2017-11-23 13:35:34 UTC
to me: four-wheel, one-wheel drive, three-axle, articulated vehicles.
They are ubiquitous in both urban and rural areas.
They exist in many shapes and sizes and are used as capacious taxis,
delivery vans, pick-up trucks, etc. They are very versatile, as the
tractor units and trailers can easily be swapped. As taxis, they can
hold up to six people, and as cargo vehicles, they can hold as much as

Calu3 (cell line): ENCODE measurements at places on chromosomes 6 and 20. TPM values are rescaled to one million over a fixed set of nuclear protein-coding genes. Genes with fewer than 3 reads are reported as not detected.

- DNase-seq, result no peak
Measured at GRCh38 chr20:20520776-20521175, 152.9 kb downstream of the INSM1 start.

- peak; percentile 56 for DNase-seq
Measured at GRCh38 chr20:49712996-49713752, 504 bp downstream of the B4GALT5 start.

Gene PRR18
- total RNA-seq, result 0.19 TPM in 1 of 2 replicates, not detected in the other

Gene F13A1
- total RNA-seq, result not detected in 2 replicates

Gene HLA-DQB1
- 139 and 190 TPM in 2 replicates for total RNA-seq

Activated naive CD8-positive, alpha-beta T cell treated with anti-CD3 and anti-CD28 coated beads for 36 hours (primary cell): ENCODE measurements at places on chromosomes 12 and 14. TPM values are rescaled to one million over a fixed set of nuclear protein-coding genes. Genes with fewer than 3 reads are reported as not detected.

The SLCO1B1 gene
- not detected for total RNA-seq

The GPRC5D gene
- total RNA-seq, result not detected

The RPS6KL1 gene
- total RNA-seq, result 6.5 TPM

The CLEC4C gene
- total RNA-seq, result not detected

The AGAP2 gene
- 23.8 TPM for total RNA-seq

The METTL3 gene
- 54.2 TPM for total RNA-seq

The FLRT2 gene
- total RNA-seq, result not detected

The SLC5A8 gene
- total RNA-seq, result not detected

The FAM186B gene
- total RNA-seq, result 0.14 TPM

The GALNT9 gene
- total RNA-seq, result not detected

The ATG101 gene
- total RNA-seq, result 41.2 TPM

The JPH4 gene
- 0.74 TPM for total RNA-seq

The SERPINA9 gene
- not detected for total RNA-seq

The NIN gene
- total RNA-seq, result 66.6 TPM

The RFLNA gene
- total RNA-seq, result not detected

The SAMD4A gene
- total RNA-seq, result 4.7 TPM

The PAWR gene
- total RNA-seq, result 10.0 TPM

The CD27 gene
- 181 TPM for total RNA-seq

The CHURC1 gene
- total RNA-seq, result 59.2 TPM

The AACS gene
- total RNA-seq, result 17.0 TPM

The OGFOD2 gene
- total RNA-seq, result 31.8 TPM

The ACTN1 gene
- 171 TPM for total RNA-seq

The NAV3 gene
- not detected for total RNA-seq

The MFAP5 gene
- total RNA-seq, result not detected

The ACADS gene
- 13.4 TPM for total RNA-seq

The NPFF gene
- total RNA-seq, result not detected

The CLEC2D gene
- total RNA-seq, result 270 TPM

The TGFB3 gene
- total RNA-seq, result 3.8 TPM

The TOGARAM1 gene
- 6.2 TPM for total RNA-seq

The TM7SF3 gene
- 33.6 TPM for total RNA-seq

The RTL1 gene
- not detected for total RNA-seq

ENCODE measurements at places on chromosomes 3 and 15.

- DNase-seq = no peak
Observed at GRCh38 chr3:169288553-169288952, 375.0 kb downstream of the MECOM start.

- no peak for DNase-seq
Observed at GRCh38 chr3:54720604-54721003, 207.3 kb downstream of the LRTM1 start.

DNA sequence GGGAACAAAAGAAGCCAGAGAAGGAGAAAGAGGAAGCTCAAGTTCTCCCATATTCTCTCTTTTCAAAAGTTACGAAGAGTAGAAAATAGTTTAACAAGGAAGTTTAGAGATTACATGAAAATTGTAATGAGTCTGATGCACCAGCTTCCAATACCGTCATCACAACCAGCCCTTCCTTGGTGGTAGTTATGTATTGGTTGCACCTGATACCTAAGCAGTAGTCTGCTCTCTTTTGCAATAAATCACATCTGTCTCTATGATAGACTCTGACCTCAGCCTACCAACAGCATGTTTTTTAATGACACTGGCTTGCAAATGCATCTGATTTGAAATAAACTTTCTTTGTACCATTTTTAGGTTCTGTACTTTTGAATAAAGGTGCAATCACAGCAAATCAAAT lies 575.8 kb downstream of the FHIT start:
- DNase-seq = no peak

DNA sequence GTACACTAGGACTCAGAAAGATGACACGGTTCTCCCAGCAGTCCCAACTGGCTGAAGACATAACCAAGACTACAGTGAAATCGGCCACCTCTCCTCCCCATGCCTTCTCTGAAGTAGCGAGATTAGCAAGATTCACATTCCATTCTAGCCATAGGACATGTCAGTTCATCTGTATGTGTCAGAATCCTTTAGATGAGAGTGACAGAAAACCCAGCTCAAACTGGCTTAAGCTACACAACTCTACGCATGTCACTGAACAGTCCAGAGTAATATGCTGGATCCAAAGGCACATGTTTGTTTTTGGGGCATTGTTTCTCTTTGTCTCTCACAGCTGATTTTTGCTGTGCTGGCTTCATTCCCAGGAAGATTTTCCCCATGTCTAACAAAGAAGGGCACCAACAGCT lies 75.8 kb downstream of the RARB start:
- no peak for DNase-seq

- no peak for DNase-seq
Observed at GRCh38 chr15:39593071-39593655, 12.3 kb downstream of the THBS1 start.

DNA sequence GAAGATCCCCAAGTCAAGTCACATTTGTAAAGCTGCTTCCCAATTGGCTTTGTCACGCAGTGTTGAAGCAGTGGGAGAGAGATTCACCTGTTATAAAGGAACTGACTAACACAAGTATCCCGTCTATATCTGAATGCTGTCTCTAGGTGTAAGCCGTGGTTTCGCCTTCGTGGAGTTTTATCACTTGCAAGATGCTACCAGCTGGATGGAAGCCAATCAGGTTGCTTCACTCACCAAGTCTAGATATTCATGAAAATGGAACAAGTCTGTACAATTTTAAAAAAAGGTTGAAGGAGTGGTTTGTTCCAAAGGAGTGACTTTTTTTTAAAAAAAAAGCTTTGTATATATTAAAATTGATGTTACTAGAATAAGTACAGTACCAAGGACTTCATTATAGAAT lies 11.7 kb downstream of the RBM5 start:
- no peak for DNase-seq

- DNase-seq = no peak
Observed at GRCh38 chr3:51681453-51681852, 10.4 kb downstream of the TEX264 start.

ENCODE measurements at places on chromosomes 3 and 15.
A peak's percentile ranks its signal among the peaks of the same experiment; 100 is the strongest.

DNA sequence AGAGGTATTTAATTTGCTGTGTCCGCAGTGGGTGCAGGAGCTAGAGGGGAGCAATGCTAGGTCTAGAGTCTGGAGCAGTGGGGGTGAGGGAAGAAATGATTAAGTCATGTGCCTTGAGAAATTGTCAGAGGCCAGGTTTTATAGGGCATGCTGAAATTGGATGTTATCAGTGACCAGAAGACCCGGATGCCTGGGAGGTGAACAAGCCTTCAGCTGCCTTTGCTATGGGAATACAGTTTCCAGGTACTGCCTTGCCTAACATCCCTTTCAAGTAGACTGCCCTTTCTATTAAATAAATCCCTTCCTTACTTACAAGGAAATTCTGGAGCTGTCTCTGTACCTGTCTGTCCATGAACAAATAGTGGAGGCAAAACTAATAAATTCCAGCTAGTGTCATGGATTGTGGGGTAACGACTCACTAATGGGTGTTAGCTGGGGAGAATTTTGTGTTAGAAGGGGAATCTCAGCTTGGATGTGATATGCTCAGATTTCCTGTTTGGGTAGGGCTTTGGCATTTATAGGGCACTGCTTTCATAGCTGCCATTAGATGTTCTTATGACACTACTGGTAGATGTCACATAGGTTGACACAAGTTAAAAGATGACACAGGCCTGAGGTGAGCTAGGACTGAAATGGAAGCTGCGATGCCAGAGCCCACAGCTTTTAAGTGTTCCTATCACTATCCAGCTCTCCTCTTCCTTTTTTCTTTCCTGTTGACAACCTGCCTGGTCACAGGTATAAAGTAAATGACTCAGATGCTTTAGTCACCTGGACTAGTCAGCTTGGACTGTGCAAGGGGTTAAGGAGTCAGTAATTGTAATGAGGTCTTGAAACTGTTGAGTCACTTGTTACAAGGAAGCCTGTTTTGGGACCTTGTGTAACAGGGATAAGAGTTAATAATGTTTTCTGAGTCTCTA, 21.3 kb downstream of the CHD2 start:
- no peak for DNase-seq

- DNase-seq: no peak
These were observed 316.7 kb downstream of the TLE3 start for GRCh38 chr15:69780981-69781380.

a Transit van. They are very maneuverable, with a much tighter turning
circle than a London black cab.
What makes them unusual is that the tractor units are actually
ordinary mopeds and motorcycles, with a simple pivot bracket added
over the back seat. The two wheel trailer is easily hooked on, and
then usually padlocked on. Of course, these vehicles are somewhat
underpowered, with only half the wheels braked, so they're only
suitable for the flat lands of Kampuchea; in other countries, tricycle
tuk-tuks are used instead.
Kampuchea also has another form of four-wheel, two-wheel drive,
two-axle, articulated vehicle, as also found in other poor southeast
Asian countries. These are popular in rural areas, where they're known
as mechanical cows.